CERN - FATE MAPS - ENTANGLEMENTS
Multiple photographic series, film essay and experimental writing made in response to visits to the site of the Large Hadron Collider, at CERN in Meyrin, Geneva in 2017 (The European Laboratory for Particle Physics). The folio offers poetic, conceptual and philosophical approaches to subatomic/high energy physics research within the Atlas experiment collision detector on the ground visitor site. This highly poetic folio integrates on-going thematic interests aligned with texts inspired by the philosophical writings on quantum physics by theoretical physicists Neils Bohr and Wolfgang Pauli. The work explores the philosophical notion of solipsism as an inward looking strategy based on the premise that nothing outside one’s own mind can be known to exist to connect counterintuitive interpretations of quantum high energy physics to poetics and the absolute limits of science.
A solipsistic approach allows for an exploration of the loop premise that we ourselves produce and compel the results of our experimental measurements through observation. The most renowned mysteries of quantum mechanics is the fact that the outcome of a quantum experiment can change depending on whether or not we choose to measure particular properties of the particles involved. It raises questions about the catalysing nature of observation casting doubt on the stability of the real. This highly conceptual approach allows me to integrate earlier thematic interests and work associated with the unity of being and the physics and theories of synchronicity.
Pauli, Wolfgang; Jung, C G (2001). Atom and Archetype: The Pauli/Jung Letters, 1932-1958. ed. C.A. Meier. Princeton University Press. pp. 179–196.
Here, There and Everywhere
Photo series consisting 40 x black and white photographs with captions under, 210 x 297mm + (various dimensions) plus Photobook edition publication: binding: embossed black linen bound hardback- dimensions 263mm x 263mm - pages 89 – presented 40 black and white photographs with captions on opposite pages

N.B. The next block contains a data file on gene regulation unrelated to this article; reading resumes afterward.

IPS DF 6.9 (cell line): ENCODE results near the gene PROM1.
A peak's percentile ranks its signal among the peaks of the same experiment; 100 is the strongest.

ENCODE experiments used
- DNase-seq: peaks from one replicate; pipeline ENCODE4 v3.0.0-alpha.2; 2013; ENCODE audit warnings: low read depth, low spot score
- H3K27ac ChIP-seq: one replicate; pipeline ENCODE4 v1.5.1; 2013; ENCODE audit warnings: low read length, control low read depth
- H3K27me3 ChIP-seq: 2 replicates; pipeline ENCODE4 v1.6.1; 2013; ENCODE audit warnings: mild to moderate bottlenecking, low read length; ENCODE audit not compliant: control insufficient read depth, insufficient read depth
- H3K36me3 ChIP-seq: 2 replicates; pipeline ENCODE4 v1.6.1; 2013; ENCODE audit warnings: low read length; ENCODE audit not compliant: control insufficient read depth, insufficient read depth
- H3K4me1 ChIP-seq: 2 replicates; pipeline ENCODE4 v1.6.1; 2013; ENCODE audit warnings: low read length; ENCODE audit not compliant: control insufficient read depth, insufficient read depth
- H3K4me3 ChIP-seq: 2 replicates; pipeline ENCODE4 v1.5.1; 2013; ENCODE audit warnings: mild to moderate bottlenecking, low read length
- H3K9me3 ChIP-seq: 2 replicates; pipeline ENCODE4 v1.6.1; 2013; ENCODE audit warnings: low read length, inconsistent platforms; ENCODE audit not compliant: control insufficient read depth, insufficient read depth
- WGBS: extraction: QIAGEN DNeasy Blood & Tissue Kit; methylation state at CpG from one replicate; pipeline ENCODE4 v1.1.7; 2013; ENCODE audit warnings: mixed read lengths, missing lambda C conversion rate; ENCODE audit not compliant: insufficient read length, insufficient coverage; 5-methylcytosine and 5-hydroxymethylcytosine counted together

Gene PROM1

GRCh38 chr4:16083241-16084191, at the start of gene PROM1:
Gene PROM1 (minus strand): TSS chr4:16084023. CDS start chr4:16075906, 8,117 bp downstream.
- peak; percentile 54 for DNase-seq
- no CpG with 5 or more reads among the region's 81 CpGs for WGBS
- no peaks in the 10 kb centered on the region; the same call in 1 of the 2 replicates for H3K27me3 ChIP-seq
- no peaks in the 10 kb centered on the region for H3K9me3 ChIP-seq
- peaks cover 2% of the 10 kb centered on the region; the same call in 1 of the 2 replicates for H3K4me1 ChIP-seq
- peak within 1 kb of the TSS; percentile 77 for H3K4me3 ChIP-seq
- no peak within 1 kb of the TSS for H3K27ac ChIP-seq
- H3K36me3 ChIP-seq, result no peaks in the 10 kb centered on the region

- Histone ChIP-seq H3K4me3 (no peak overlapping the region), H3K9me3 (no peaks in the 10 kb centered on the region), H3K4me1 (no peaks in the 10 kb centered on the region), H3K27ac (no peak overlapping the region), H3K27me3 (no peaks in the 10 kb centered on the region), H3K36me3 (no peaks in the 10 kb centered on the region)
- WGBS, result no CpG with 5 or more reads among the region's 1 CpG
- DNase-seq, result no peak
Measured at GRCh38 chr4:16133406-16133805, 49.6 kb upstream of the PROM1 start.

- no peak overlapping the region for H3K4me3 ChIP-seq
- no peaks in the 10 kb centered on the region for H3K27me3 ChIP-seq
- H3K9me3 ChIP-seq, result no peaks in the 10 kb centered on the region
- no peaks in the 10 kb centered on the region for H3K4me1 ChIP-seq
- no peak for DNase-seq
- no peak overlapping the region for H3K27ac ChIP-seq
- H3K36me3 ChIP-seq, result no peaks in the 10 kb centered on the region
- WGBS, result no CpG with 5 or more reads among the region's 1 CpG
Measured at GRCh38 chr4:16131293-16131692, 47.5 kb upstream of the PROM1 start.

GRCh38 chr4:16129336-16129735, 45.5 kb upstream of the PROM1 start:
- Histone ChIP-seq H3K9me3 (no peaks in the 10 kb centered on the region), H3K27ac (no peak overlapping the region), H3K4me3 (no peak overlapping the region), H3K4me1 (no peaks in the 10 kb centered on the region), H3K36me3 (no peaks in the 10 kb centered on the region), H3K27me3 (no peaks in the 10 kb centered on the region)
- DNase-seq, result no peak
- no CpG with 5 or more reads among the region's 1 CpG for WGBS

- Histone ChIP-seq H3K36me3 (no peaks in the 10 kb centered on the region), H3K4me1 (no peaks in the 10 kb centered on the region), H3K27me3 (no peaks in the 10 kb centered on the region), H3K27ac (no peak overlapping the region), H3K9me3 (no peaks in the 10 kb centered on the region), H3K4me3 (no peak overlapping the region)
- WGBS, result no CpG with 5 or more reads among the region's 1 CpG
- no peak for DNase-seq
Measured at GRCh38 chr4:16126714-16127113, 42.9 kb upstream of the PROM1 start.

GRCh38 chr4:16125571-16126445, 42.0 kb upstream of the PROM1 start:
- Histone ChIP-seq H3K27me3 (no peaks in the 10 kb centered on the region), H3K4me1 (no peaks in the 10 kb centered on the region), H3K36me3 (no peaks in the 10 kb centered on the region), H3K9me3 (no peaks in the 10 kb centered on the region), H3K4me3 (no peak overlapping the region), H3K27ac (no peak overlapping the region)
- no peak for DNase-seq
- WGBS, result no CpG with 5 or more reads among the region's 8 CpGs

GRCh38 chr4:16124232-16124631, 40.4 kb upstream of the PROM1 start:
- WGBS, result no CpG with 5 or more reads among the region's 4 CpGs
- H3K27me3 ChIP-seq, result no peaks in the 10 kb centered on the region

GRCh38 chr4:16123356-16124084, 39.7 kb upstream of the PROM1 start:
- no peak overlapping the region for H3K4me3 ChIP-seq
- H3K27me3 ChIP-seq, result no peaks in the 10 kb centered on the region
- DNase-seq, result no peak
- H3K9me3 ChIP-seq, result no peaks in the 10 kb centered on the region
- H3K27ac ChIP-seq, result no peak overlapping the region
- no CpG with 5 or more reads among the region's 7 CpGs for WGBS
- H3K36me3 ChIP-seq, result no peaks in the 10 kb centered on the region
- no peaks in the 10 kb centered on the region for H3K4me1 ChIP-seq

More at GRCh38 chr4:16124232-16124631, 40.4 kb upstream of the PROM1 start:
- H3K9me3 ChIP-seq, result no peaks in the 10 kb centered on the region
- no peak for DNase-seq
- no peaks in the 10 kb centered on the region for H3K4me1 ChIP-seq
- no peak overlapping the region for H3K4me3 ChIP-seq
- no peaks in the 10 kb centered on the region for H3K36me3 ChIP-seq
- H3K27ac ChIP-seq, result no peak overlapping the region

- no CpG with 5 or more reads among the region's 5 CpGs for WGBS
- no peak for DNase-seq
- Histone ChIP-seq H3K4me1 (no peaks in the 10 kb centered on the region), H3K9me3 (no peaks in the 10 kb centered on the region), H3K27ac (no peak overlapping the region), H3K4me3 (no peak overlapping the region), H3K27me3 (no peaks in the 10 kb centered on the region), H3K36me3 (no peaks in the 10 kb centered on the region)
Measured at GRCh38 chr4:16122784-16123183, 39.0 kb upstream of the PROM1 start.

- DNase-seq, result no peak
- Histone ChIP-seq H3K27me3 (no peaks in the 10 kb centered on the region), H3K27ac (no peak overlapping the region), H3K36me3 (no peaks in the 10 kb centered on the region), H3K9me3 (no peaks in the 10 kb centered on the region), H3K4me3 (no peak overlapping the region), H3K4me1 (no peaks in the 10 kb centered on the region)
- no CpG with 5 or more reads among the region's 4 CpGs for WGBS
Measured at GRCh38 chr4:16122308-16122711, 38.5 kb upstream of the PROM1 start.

The Here, There and Everywhere – CMS Experiment series comprise of cosmic ray sense data by-products of the 90’s entrance sign to the underground high energy physics multi-purpose detector (CMS) at the closed and guarded P1 security gate road entrance of the Atlas experiment at CERN’s LHC, Meyrin, Geneva.The CMS (Compact Muon Solenoid Experiment)collision detector was used to collect data that contributed to the Higgs boson observation made by Nobel Prize winners François Englert and Peter Higgs. The CMS set up contributed to a theoretical understanding of the origin of mass of subatomic particles predicted by the Standard Model.
I Poor Orphan
Photo series consisting 40 x black and white photographs with captions under - 210 x 297mm + (various dimensions) plus Photobook edition publication: binding: embossed black linen bound hardback- dimensions 263mm x 263mm - pages 89 – presenting 40 black and white photographs with captions opposite pages.
Photo series response documenting features in the concrete plaza drop zone of the reception, shop and visitor centre that sits opposite the wooden ark dome of the Universe of Particles, CERN. Low angle views of towering weeds seethe out and run wild spreading from rusted iron planters and captions to offer furtive observations suggesting how memory and trauma might decay and fade into the cosmic background.
The establishment of CERN in Geneva represents an extraordinary legacy of the nuclear atrocities of the second world war. Imbued with silence and the unknowable violence of collisions, gambling on war or peace and operating under its own exclusivity, the ground site is dominated by road blocks, security barriers and surveillance cameras. The Jura mountains send massive ragged clouds and shadows over green open spaces. The research buildings, pumping stations, cooling towers and parking lots, wide roads and off limit run down areas divide the site into distinct areas reminiscent of grey dystopian 70’s science fiction film set. Hidden satellite systems, social ordering, lack of access and perimeter high wire fences invoking secrecy and danger. I didn’t get to see the underground labyrinth of LHC and the visit was shaped by sense of trespass.